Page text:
Shabtai Kalmanovich vanished from London in late 1980's. He resurfaced in Israel to face trial for espionage. He was convicted and spent years in an Israeli jail before being repatriated to Russia. He was described by his captors as a mastermind, in charge of an African KGB station.
In the early 1970's he even served as advisor (on Russian immigration) to Israel's Iron Lady, Golda Meir. He then moved to do flourishing business in Africa, in Botswana and then in Sierra Leone, where his company, LIAT, owned the only bus operator in Freetown. He traded diamonds, globetrotted flamboyantly with an entourage of dozens of African chieftains and their mistresses, and fraternized with the corrupt elite, President Momoh included. In 1986-7 he even collaborated with IPE, a London based outfit, rumored to have been owned by former members of the Mossad and other paragons of the Israeli defense establishment (including virtually all the Israelis implicated in the ill-fated Iran-Contras affair).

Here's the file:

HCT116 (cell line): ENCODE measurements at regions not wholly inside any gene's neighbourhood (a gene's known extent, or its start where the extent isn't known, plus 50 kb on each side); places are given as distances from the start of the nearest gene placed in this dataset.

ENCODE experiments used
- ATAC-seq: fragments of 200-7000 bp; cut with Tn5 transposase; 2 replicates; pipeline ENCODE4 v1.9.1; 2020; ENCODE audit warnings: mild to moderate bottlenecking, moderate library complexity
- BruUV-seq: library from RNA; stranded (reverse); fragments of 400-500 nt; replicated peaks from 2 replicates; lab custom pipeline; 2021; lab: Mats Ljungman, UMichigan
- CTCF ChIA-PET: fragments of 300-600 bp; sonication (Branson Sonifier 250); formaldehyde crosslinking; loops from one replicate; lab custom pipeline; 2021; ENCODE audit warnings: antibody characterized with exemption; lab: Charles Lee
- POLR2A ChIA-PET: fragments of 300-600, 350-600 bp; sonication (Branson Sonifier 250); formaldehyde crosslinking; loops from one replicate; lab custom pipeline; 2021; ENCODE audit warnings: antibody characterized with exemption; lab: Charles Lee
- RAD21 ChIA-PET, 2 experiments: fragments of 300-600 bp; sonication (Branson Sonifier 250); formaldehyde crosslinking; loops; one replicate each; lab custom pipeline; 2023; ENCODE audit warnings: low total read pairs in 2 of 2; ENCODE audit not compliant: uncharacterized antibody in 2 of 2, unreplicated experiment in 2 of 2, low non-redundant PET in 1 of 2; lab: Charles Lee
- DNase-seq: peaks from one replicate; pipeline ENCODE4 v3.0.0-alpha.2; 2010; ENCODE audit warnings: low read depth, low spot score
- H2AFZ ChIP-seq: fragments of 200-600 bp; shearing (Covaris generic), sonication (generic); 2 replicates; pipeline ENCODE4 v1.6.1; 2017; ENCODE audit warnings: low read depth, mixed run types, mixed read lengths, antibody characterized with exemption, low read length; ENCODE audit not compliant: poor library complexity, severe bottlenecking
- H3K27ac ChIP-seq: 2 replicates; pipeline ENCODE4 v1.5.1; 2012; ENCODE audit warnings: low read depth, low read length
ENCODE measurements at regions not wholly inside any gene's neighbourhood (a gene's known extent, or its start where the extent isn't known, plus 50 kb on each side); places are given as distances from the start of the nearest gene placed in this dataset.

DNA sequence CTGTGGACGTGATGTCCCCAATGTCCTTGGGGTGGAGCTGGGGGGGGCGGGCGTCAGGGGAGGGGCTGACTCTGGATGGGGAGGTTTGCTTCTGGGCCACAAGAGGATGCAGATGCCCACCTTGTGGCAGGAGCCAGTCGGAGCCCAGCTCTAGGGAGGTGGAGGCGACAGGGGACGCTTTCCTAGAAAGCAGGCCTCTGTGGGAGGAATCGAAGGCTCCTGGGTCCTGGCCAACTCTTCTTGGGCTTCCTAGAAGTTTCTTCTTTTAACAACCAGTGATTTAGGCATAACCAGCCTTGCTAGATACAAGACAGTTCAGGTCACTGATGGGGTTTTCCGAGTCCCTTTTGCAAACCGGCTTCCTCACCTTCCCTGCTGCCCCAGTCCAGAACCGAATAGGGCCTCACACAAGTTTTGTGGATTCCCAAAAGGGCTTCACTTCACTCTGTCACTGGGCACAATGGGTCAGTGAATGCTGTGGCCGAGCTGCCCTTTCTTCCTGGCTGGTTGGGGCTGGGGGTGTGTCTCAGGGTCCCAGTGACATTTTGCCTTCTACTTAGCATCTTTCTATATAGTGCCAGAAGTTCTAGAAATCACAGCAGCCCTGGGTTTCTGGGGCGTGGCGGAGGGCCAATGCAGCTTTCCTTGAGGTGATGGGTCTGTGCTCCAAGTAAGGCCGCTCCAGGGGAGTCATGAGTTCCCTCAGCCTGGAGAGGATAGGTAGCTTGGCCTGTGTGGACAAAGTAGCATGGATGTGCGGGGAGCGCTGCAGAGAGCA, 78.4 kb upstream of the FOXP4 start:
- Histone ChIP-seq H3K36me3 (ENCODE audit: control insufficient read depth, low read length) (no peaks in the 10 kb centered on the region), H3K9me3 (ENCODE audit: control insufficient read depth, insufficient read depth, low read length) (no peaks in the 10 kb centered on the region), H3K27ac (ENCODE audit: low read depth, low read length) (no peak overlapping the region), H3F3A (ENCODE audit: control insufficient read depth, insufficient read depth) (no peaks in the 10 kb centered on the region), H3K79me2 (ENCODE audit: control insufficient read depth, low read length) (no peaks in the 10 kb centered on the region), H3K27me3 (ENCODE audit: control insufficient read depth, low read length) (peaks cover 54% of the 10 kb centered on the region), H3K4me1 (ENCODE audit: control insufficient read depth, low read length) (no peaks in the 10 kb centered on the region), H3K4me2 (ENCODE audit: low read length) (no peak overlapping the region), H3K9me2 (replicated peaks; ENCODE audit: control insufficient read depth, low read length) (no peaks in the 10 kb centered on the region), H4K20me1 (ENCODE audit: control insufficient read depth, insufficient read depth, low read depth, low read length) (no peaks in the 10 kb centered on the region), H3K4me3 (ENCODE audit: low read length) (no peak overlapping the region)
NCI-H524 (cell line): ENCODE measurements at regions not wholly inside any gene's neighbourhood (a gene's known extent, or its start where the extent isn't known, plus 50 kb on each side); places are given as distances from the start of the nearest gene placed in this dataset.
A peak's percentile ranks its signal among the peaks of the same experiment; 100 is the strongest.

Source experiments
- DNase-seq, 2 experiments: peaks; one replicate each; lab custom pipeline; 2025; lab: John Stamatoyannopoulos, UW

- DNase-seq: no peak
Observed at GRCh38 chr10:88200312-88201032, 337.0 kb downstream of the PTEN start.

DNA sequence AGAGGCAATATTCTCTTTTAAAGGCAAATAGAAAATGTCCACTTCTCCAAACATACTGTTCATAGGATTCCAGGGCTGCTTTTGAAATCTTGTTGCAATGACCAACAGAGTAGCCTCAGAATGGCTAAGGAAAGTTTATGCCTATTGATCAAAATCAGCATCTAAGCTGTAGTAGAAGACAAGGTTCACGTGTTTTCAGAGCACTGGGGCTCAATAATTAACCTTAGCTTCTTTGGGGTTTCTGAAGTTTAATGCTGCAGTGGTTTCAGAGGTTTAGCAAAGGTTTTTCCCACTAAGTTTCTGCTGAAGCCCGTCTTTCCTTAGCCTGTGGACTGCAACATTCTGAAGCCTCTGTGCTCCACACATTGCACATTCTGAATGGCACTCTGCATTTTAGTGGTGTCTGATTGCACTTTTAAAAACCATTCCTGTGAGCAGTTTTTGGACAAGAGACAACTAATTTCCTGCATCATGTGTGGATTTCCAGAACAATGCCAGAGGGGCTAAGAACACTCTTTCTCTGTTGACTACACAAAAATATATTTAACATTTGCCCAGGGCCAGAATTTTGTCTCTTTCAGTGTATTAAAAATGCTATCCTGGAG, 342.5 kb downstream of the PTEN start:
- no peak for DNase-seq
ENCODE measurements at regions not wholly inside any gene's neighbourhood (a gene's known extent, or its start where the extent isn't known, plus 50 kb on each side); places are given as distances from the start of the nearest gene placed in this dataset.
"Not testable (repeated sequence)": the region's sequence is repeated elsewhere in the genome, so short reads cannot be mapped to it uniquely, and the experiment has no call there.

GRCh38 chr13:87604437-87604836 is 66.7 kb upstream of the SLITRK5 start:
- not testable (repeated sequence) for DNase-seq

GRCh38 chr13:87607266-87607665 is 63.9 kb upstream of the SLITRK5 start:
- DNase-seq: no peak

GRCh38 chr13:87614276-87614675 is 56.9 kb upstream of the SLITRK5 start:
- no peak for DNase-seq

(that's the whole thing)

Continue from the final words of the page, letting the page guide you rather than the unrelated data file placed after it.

Being a KGB officer was always a lucrative and liberating proposition. Access to Western goods, travel to exotic destinations, making new (and influential) friends, mastering foreign languages, and doing some business on the side (often with one's official "enemies" and unsupervised slush funds) - were all standard perks even in the 1970's and 1980's. Thus, when communism was replaced by criminal anarchy, KGB personnel (as well as mobsters) were the best suited to act as entrepreneurs in the new environment. They were well traveled, well connected, well capitalized, polyglot, possessed of management skills, disciplined, armed to the teeth, and ruthless. Far from being sidetracked, the security services rode the gravy train. But never more so than now.
January 2002. Putin's dour gaze pierces from every wall in every office. His obese ministers often discover a sudden sycophantic propensity for skiing (a favorite pastime of the athletic President). The praise heaped on him by the servile media (Putin made sure that no other kind of media survives) comes uncomfortably close to a Central Asian personality cult. Yet, Putin is not in control of the machinery that brought him to the pinnacle of power, under-qualified as he was. This penumbral apparatus revolves around two pivots: the increasingly fractured and warlord controlled military and, ever more importantly, the KGB's successors, mainly the FSB.